During the Second World War, the Svalbard archipelago was the scene of several military operations. In August 1941, British, Canadian and Free Norwegian Forces landed on Spitzbergen during Operation Gauntlet, to destroy the coal industry, associated equipment and stores. No attempt was made to establish a garrison and the civilian population was evacuated.[2] Nazi Germany set up manned meteorological stations in the Arctic to improve weather forecasts, vital for the warfare against Allied convoys from the UK to the USSR.[3] Dr Erich Etienne, a former Polar explorer, commanded an operation to install a manned station on the islands. Advent Bay (Adventfjorden) was chosen for its broad valley, a safer approach for aircraft. The subsoil of alluvial gravel was acceptable for a landing ground and the south-eastern orientation of the high ground did not impede wireless communication with Banak; the settlement of Longyearbyen (Longyear Town) was close by. The site received the code-name Bansö (from Banak and Spitzbergen Öya) and ferry flights of men, equipment and supplies began on 25 September..[4]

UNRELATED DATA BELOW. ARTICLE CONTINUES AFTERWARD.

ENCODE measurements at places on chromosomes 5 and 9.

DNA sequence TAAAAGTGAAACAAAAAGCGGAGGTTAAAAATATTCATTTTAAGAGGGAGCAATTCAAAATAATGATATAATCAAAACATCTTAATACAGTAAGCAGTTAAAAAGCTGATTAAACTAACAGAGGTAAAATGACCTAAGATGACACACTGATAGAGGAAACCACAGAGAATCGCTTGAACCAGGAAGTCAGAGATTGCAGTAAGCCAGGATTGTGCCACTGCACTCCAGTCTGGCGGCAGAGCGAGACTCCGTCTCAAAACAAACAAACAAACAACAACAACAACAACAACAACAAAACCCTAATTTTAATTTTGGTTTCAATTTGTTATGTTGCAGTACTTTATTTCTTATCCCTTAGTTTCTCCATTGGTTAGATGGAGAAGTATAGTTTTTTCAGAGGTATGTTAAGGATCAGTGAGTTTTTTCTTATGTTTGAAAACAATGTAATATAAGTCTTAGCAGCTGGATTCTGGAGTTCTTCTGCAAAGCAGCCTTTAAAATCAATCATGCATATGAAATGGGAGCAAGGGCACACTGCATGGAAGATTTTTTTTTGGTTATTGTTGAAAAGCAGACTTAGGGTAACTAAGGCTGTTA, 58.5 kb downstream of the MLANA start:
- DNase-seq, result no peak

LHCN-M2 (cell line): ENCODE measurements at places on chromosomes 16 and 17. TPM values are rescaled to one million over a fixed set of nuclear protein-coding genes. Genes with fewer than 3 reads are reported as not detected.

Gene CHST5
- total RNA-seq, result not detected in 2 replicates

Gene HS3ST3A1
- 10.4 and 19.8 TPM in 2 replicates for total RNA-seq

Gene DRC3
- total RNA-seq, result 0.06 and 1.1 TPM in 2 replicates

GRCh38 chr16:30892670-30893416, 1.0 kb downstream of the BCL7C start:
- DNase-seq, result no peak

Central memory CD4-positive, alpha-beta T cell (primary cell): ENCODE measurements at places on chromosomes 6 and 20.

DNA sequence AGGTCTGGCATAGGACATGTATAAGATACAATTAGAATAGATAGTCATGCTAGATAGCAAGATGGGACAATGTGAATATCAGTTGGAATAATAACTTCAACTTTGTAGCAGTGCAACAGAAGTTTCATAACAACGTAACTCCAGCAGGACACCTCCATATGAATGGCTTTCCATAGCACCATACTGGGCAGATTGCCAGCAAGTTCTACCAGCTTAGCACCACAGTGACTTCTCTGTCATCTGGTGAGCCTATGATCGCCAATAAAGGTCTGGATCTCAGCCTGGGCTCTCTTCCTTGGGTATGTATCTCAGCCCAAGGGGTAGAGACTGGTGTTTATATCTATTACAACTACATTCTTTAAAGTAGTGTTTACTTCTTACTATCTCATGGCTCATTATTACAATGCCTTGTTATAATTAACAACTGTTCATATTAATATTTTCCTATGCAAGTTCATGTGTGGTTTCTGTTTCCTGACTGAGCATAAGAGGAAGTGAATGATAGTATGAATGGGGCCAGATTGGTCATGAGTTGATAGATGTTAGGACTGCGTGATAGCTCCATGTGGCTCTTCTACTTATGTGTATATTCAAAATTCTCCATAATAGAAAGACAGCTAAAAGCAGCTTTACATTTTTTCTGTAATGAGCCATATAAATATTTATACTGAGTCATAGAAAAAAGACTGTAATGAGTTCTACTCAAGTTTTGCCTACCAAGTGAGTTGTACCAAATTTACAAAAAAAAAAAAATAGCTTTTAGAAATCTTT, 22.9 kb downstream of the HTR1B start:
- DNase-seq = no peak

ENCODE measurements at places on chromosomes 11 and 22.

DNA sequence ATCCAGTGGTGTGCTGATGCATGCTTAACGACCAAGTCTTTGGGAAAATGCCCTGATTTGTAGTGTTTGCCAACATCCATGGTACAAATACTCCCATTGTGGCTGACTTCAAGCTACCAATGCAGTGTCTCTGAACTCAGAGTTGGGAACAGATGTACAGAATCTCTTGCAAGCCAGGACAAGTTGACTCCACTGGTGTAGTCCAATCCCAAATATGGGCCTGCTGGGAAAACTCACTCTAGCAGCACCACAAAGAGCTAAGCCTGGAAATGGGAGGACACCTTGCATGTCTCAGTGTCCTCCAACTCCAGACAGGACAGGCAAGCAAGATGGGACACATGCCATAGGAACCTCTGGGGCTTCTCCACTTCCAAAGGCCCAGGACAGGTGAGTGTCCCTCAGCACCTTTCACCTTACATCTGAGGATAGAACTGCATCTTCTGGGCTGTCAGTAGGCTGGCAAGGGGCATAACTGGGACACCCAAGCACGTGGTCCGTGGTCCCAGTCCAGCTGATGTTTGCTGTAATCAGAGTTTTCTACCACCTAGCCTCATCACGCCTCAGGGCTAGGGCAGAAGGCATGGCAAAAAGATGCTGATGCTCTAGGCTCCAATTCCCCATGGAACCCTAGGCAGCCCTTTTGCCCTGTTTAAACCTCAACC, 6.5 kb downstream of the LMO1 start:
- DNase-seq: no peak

The British followed events from Bletchley Park through Ultra and four British minesweepers were diverted to investigate and reached Isfjorden on 19 October. A Wekusta 5 aircraft crew spotted the ships and the thirty men at Adventfjorden quickly were flown to safety by the aircraft and two Ju 52 transport aircraft. Adventfjorden was deserted when the British arrived but some code books were recovered; the Germans returned once the ships had departed. Dr Albrecht Moll and three men arrived to spend the winter of 1941–1942 transmitting weather reports.[5] On 29 October 1941, Hans Knoespel and five weathermen were installed by the Kriegsmarine at Signehamna, a small bay on Lilliehöökfjorden, a branch of Krossfjorden in the north-western Spitzbergen.[5] An automatic weather station (Kröte) with a thermometer, barometer, transmitter and batteries arrived at Banak, to be flown to Bansö and the Moll party brought back. It took until 12 May for favourable weather and a He 111 and a Ju 88 were sent with supplies and the technicians to install the Kröte.[6] In April 1942, Operation Fritham a Norwegian force landed at Barentsburg to occupy the islands. The operation met disaster but by the summer of 1943, the later Norwegian Operation Gearbox and Operation Gearbox II secured Allied control of the islands.[3]